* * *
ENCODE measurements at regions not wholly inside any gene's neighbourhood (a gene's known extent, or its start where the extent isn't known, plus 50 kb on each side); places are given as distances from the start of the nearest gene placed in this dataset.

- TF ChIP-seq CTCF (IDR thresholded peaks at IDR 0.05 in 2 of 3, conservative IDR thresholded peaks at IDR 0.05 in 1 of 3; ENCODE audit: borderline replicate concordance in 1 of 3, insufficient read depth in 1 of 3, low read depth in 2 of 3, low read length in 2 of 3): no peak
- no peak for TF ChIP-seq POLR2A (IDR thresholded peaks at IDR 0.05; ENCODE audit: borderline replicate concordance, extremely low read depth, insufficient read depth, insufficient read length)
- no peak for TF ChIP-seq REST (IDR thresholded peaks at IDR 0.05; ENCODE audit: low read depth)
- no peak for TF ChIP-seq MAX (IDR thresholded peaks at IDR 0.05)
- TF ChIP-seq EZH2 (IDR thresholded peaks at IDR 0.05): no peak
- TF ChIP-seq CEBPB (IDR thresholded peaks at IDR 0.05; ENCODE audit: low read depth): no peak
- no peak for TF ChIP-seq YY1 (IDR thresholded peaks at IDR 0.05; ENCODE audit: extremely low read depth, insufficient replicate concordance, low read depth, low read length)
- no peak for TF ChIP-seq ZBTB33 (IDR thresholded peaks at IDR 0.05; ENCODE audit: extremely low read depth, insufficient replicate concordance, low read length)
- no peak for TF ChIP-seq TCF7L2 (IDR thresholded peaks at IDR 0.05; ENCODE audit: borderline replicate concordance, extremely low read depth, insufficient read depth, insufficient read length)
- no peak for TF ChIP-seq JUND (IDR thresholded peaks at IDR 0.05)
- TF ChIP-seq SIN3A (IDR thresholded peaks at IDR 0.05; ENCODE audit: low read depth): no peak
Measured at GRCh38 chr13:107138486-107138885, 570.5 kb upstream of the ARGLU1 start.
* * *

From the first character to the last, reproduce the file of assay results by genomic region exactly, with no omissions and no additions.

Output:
ENCODE measurements at regions not wholly inside any gene's neighbourhood (a gene's known extent, or its start where the extent isn't known, plus 50 kb on each side); places are given as distances from the start of the nearest gene placed in this dataset.

- TF ChIP-seq CTCF (IDR thresholded peaks at IDR 0.05 in 2 of 3, conservative IDR thresholded peaks at IDR 0.05 in 1 of 3; ENCODE audit: borderline replicate concordance in 1 of 3, insufficient read depth in 1 of 3, low read depth in 2 of 3, low read length in 2 of 3): no peak
- no peak for TF ChIP-seq POLR2A (IDR thresholded peaks at IDR 0.05; ENCODE audit: borderline replicate concordance, extremely low read depth, insufficient read depth, insufficient read length)
- no peak for TF ChIP-seq REST (IDR thresholded peaks at IDR 0.05; ENCODE audit: low read depth)
- no peak for TF ChIP-seq MAX (IDR thresholded peaks at IDR 0.05)
- TF ChIP-seq EZH2 (IDR thresholded peaks at IDR 0.05): no peak
- TF ChIP-seq CEBPB (IDR thresholded peaks at IDR 0.05; ENCODE audit: low read depth): no peak
- no peak for TF ChIP-seq YY1 (IDR thresholded peaks at IDR 0.05; ENCODE audit: extremely low read depth, insufficient replicate concordance, low read depth, low read length)
- no peak for TF ChIP-seq ZBTB33 (IDR thresholded peaks at IDR 0.05; ENCODE audit: extremely low read depth, insufficient replicate concordance, low read length)
- no peak for TF ChIP-seq TCF7L2 (IDR thresholded peaks at IDR 0.05; ENCODE audit: borderline replicate concordance, extremely low read depth, insufficient read depth, insufficient read length)
- no peak for TF ChIP-seq JUND (IDR thresholded peaks at IDR 0.05)
- TF ChIP-seq SIN3A (IDR thresholded peaks at IDR 0.05; ENCODE audit: low read depth): no peak
Measured at GRCh38 chr13:107138486-107138885, 570.5 kb upstream of the ARGLU1 start.